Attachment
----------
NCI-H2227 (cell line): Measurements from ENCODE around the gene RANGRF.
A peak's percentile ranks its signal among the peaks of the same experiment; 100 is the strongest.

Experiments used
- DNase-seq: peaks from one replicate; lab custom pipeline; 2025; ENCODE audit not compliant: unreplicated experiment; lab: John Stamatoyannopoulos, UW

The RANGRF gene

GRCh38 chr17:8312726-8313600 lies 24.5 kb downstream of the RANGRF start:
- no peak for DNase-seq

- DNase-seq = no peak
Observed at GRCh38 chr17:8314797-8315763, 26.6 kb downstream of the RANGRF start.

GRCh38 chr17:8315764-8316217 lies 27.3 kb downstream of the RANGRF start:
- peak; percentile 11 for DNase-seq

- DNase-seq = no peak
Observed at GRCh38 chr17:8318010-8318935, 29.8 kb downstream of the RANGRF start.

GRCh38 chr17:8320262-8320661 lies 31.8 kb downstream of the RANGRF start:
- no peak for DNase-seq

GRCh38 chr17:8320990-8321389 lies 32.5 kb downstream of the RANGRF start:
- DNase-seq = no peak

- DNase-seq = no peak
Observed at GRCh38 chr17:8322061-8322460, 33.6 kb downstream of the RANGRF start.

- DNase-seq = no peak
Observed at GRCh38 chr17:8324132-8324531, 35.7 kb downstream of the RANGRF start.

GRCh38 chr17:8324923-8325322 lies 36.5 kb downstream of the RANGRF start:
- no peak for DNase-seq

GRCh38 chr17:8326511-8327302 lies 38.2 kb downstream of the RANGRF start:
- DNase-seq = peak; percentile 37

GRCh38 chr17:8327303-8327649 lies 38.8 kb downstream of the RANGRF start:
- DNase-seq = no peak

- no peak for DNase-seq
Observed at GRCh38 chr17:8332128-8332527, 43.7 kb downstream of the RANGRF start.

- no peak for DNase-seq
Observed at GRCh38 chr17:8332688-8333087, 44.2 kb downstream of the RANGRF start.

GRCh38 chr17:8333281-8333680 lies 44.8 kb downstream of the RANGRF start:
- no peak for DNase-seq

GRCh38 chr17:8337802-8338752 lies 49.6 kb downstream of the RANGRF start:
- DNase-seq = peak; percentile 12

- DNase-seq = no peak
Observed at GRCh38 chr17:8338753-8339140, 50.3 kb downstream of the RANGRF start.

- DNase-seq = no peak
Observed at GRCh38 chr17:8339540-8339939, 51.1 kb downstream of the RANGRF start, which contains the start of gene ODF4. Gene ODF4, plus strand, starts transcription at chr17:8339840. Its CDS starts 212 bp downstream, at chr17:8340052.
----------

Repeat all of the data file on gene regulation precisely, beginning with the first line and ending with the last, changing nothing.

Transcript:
NCI-H2227 (cell line): Measurements from ENCODE around the gene RANGRF.
A peak's percentile ranks its signal among the peaks of the same experiment; 100 is the strongest.

Experiments used
- DNase-seq: peaks from one replicate; lab custom pipeline; 2025; ENCODE audit not compliant: unreplicated experiment; lab: John Stamatoyannopoulos, UW

The RANGRF gene

GRCh38 chr17:8312726-8313600 lies 24.5 kb downstream of the RANGRF start:
- no peak for DNase-seq

- DNase-seq = no peak
Observed at GRCh38 chr17:8314797-8315763, 26.6 kb downstream of the RANGRF start.

GRCh38 chr17:8315764-8316217 lies 27.3 kb downstream of the RANGRF start:
- peak; percentile 11 for DNase-seq

- DNase-seq = no peak
Observed at GRCh38 chr17:8318010-8318935, 29.8 kb downstream of the RANGRF start.

GRCh38 chr17:8320262-8320661 lies 31.8 kb downstream of the RANGRF start:
- no peak for DNase-seq

GRCh38 chr17:8320990-8321389 lies 32.5 kb downstream of the RANGRF start:
- DNase-seq = no peak

- DNase-seq = no peak
Observed at GRCh38 chr17:8322061-8322460, 33.6 kb downstream of the RANGRF start.

- DNase-seq = no peak
Observed at GRCh38 chr17:8324132-8324531, 35.7 kb downstream of the RANGRF start.

GRCh38 chr17:8324923-8325322 lies 36.5 kb downstream of the RANGRF start:
- no peak for DNase-seq

GRCh38 chr17:8326511-8327302 lies 38.2 kb downstream of the RANGRF start:
- DNase-seq = peak; percentile 37

GRCh38 chr17:8327303-8327649 lies 38.8 kb downstream of the RANGRF start:
- DNase-seq = no peak

- no peak for DNase-seq
Observed at GRCh38 chr17:8332128-8332527, 43.7 kb downstream of the RANGRF start.

- no peak for DNase-seq
Observed at GRCh38 chr17:8332688-8333087, 44.2 kb downstream of the RANGRF start.

GRCh38 chr17:8333281-8333680 lies 44.8 kb downstream of the RANGRF start:
- no peak for DNase-seq

GRCh38 chr17:8337802-8338752 lies 49.6 kb downstream of the RANGRF start:
- DNase-seq = peak; percentile 12

- DNase-seq = no peak
Observed at GRCh38 chr17:8338753-8339140, 50.3 kb downstream of the RANGRF start.

- DNase-seq = no peak
Observed at GRCh38 chr17:8339540-8339939, 51.1 kb downstream of the RANGRF start, which contains the start of gene ODF4. Gene ODF4, plus strand, starts transcription at chr17:8339840. Its CDS starts 212 bp downstream, at chr17:8340052.